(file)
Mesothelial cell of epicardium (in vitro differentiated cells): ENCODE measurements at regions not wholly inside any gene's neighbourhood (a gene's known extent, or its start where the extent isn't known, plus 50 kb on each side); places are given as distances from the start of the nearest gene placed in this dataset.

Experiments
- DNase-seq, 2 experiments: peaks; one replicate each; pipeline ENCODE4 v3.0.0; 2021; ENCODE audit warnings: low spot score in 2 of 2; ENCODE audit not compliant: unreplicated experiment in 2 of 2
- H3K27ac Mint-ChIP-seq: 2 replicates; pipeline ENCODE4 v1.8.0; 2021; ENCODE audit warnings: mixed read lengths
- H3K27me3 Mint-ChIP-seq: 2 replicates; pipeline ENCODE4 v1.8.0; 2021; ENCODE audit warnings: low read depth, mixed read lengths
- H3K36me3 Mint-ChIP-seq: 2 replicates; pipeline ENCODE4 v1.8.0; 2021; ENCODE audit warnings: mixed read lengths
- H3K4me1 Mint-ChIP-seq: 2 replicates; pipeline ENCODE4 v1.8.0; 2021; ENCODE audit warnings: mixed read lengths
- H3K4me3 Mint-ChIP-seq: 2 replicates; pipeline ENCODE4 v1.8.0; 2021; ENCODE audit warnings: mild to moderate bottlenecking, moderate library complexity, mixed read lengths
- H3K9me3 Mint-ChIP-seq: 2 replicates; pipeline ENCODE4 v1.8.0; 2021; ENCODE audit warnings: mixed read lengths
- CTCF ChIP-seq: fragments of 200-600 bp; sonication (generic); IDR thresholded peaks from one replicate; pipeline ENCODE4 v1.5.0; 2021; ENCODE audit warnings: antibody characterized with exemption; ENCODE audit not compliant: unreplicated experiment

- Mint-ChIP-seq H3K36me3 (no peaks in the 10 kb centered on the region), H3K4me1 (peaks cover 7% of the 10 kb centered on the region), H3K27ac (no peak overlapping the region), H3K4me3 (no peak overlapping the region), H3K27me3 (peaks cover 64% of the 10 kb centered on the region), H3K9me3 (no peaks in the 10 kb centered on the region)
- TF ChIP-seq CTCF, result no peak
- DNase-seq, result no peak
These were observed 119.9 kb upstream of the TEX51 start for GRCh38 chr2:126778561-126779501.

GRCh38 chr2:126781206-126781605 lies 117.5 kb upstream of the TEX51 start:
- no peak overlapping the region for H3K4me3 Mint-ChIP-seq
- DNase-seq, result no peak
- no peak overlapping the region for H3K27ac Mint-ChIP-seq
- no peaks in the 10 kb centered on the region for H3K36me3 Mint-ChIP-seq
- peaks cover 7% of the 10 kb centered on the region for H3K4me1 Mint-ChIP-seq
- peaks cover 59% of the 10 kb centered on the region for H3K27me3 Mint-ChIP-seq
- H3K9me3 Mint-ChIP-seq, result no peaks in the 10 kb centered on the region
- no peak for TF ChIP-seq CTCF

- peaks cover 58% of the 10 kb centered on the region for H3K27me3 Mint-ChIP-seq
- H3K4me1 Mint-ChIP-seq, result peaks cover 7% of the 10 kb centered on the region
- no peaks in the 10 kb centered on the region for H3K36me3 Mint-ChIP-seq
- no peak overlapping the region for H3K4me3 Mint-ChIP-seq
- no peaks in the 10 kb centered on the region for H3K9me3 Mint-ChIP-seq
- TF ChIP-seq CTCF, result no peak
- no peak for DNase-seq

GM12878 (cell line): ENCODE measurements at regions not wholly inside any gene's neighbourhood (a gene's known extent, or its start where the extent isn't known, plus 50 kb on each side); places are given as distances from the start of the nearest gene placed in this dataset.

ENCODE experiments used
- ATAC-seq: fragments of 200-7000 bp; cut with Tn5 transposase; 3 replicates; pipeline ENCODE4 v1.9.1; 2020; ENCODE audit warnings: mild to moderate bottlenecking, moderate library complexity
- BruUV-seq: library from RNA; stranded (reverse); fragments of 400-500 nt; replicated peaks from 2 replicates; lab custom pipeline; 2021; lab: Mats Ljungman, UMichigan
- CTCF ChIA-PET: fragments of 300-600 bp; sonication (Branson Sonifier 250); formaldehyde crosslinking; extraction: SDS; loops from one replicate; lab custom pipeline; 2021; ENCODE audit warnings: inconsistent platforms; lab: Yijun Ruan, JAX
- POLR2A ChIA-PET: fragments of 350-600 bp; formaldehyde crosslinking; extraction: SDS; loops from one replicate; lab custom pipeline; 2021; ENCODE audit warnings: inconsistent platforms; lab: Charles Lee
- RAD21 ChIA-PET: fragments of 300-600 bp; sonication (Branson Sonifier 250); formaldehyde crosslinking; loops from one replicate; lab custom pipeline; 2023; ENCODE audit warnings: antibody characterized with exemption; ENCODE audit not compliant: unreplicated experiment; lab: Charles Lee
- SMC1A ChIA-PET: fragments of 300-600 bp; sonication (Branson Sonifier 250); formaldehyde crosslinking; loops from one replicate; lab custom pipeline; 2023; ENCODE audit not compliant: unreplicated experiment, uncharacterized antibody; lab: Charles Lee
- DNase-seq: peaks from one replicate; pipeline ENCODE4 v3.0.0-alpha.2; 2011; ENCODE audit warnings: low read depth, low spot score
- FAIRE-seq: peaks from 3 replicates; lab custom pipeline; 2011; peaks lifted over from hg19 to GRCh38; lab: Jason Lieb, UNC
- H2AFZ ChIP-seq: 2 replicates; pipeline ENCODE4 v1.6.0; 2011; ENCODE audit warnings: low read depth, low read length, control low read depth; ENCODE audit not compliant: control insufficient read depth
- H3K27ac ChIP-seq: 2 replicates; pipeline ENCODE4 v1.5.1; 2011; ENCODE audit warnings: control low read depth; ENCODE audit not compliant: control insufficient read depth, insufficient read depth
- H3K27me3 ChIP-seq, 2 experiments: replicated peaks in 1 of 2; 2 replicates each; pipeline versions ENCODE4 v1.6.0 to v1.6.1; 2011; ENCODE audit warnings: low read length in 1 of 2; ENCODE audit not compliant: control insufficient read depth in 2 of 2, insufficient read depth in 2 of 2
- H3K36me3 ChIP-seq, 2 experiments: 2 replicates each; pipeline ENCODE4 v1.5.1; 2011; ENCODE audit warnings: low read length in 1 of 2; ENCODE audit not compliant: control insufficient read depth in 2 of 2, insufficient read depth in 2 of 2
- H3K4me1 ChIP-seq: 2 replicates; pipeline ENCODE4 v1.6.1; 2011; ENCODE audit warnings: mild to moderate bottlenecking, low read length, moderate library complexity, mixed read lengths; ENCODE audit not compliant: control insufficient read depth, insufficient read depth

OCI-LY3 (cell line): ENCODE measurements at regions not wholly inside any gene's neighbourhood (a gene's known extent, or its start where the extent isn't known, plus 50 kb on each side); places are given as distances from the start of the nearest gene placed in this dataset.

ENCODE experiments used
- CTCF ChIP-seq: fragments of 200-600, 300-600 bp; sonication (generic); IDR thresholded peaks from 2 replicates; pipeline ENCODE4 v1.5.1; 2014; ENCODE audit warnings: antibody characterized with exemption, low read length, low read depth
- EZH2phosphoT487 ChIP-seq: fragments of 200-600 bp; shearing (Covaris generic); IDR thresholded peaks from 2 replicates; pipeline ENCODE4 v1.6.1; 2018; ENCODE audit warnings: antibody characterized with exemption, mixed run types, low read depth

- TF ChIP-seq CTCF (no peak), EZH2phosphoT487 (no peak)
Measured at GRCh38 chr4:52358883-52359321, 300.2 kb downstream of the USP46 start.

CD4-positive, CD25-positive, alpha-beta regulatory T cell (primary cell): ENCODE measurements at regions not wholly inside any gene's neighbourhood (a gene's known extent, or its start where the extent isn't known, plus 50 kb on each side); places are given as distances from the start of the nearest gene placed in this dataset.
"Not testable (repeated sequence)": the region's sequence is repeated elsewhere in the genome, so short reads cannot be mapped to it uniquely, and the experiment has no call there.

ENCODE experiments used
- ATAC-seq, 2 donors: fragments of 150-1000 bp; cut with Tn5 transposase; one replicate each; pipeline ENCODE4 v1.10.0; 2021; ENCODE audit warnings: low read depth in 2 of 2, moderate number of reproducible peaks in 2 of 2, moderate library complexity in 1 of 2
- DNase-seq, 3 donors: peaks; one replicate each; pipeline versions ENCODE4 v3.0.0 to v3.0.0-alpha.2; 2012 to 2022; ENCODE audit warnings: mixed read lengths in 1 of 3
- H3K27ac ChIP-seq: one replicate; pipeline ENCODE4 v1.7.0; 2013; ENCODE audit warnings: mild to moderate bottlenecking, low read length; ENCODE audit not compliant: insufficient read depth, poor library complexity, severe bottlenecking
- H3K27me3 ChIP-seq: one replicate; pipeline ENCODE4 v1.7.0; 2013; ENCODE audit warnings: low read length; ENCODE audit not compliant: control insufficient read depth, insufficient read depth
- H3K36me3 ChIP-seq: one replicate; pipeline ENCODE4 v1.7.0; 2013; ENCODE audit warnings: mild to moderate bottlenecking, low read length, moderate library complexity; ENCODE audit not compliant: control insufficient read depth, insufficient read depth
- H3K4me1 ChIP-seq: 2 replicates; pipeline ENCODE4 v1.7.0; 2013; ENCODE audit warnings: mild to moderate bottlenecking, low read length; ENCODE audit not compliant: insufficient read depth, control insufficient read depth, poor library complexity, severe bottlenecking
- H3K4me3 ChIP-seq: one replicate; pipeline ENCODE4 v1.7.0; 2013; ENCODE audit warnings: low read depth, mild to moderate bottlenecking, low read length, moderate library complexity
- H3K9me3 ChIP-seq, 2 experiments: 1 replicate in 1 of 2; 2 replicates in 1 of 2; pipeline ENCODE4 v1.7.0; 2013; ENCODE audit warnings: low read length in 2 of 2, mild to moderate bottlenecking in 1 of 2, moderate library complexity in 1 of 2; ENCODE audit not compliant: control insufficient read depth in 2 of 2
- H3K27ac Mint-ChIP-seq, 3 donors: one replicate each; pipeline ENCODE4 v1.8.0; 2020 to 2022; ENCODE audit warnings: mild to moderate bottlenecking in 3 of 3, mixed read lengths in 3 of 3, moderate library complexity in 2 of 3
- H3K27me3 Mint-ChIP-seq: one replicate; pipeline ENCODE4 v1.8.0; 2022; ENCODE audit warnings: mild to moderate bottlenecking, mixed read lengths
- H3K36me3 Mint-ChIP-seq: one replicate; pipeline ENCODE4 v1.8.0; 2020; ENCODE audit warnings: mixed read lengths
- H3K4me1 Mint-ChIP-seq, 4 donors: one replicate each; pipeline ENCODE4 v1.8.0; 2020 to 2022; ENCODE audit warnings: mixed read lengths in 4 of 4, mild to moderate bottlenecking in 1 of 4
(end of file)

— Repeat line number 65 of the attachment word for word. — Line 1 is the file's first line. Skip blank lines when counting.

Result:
- H3K36me3 Mint-ChIP-seq: one replicate; pipeline ENCODE4 v1.8.0; 2020; ENCODE audit warnings: mixed read lengths